Heiner Hertling works Aug. 31 near the lake at Kensington Metropark. He organized the group almost 20 years ago.

Heiner Hertling works Aug. 31 near the lake at Kensington Metropark. He organized the group almost 20 years ago.

Photo by Patricia O’Blenes


Art is sparked by the setting

By: Linda Shepard | C&G Newspapers | Published September 11, 2019

 Ed Kennedy, of Dexter, painted this scene.

Ed Kennedy, of Dexter, painted this scene.

Photo by Patricia O’Blenes

  In addition to painting outside all year, the Great Lakes Plein Air Painters Association offers a chance to socialize for Tim O’Keefe, of Commerce Township, and Lisa Richter, of Bingham Farms.

In addition to painting outside all year, the Great Lakes Plein Air Painters Association offers a chance to socialize for Tim O’Keefe, of Commerce Township, and Lisa Richter, of Bingham Farms.

Photo by Patricia O’Blenes

METRO DETROIT — Nature and architecture are rich sources of inspiration for plein air painters and urban sketchers.

The Great Lakes Plein Air Painters Association meets every Saturday at Kensington Metropark in Oakland County.

“It is great to be outside and paint with other people,” said artist Lisa Richter, of Bingham Farms. “You can never work well from a photograph — you can’t see shadows. Working outdoors informs how you work in a studio. You understand color better, and it is a peaceful experience.”

The group is led by Heiner Hertling, of Milford Township, whose television show, “Your Brush with Nature,” is currently available for view on Amazon Prime Video. Hertler was inspired to organize the group in 2000, after leading a plein air workshop with friends in Colorado.

“We had so much fun, we said, ‘Let’s keep this up, keep meeting and painting together,’” Hertling said. “Then it grew. There is no club, no membership or dues. Anybody can join in. Just show up or don’t show up.”

Richter also paints with Plein Air Troupe, which meets on Wednesdays at various locations in metro Detroit. “Anyone who likes to paint outdoors usually belongs to several groups,” she said.

Katie Bates, of Royal Oak, is the founding member of Urban Sketchers Detroit, a group she formed last January.

“Urban sketching is — just draw what you see on location,” Bates said. “Go outside and draw a farmhouse, a street, a market, a church, people and buildings.”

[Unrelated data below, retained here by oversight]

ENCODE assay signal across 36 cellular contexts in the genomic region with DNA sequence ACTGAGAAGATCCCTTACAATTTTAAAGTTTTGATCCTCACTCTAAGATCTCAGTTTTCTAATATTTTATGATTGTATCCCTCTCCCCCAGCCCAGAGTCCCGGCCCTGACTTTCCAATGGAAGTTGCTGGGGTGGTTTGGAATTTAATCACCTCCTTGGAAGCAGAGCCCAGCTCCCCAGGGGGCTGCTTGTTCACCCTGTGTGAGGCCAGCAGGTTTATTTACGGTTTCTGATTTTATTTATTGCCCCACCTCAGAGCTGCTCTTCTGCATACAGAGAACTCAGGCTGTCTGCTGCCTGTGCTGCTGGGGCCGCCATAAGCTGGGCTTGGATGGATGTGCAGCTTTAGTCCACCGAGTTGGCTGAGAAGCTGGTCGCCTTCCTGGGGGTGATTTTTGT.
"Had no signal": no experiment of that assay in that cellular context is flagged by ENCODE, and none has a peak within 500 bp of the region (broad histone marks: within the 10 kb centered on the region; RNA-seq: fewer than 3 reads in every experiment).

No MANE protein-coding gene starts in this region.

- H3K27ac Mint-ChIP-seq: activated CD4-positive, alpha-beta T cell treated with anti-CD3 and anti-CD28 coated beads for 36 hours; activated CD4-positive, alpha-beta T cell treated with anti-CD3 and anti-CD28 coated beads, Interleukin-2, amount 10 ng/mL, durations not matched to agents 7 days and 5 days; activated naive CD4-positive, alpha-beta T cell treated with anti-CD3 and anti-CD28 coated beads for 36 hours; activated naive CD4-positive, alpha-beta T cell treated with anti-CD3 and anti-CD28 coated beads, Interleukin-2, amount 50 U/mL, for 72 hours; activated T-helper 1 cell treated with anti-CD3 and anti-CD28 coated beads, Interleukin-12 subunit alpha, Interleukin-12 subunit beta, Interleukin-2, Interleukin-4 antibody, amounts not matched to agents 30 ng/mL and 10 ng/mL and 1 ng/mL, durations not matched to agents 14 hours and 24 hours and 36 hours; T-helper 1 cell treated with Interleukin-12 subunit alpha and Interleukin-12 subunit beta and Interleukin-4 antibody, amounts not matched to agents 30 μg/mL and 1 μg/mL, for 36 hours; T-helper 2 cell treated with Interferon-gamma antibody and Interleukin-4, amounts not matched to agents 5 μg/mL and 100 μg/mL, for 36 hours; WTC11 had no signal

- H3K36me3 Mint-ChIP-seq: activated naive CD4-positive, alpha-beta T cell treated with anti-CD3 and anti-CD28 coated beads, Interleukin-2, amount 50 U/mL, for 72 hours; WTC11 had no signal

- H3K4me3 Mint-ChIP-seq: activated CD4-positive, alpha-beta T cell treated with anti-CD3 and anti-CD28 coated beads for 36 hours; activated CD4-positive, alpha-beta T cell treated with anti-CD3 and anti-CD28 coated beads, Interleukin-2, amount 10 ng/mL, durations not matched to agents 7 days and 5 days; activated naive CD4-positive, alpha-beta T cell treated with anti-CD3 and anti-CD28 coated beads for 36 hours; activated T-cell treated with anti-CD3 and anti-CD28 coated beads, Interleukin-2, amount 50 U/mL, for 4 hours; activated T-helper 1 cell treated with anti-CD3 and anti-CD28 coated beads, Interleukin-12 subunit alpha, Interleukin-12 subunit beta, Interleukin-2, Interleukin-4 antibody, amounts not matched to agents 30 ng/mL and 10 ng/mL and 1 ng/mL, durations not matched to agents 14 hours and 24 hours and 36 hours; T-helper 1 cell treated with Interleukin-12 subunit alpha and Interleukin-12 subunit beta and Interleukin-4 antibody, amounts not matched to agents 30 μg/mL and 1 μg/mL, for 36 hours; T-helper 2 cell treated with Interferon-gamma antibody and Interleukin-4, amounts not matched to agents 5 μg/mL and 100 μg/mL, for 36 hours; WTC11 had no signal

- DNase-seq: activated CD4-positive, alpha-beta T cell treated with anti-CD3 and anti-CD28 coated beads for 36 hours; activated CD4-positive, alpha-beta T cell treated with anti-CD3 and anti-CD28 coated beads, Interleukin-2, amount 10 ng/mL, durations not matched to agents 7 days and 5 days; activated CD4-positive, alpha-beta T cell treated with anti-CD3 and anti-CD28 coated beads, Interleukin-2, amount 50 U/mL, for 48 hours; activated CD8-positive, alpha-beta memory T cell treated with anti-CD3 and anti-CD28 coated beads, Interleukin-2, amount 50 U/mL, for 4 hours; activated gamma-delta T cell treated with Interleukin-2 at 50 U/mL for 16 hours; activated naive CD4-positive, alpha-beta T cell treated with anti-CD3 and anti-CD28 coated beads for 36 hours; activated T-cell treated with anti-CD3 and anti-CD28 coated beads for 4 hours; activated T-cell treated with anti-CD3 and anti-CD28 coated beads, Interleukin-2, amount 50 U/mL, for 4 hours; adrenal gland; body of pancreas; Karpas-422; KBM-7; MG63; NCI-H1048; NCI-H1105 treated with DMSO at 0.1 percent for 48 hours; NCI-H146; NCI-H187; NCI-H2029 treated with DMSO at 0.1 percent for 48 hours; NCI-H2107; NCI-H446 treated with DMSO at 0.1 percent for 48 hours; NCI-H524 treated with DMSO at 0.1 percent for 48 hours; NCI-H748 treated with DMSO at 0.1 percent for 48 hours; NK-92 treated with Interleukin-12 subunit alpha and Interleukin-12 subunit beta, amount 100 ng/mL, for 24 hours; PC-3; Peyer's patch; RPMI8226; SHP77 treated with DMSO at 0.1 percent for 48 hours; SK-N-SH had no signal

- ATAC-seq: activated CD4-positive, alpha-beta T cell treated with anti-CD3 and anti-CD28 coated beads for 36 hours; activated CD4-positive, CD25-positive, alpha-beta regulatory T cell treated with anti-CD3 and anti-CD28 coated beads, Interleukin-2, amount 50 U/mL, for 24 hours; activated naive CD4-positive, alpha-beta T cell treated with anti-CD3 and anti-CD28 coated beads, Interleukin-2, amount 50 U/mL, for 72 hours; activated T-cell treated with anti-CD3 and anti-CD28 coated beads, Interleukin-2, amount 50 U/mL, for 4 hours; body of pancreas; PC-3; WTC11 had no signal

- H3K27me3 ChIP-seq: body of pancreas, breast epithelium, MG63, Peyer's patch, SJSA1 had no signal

Urban Sketchers Detroit meets monthly at indoor and outdoor sites in Detroit. Locations have included the Guardian Building, Belle Isle and the under-renovation Michigan Central Station via a collaboration with the Ford Motor Co.

Bates said urban sketching is less formal than easel work. “It is about a feeling about the place,” she said. “If you want photo-realistic art, take a photo.”

Each group welcomes people of all skill levels.

“You will find all mediums represented in these groups,” Richter said. Plein air artists use oil and acrylic paints, watercolors, and pencils. “All levels are welcome. You can come out with just a camp chair and sketchbook,” she said.

“A lot of (urban sketchers) work in watercolors, pencil, colored pencil or pen,” Bates said. “You can use crayons. You are not limited. Use simple, portable supplies that help you capture the impressions of a place.”

Plein Air Troupe meets weekly from spring through fall. Urban Sketchers Detroit and the Great Lakes Plein Air Painters Association meet year-round.  

“We went to the Guardian Building on a Sunday in the winter. It was empty,” Bates said. “We met indoors and focused on the building’s architectural details. Some people bring children — they have interesting sketches. It is a fun way to get outside your comfort zone.”

Year-round outdoor painting has benefits and challenges, Hertling said.  

“It is fun to have everything in full bloom, but summer gets old — there is too much green,” he said. “Fall is fun, when the colors come in, and then there is the first snowfall. Snow covers all the ugly stuff. Then there is spring.”

Richter said outdoor watercolor artists mix their paint with vodka to keep it from freezing during the winter months.

All of the groups are open and free. Many of the participants meet for lunch after painting to talk about their work. “This is not a lesson. It is just painting,” Hertling said. “It is fun.”

For more information about plein air painting, visit glpapa.com and pleinairtroupe.com. Find more information about Urban Sketchers Detroit at instagram.com/uskdetroit.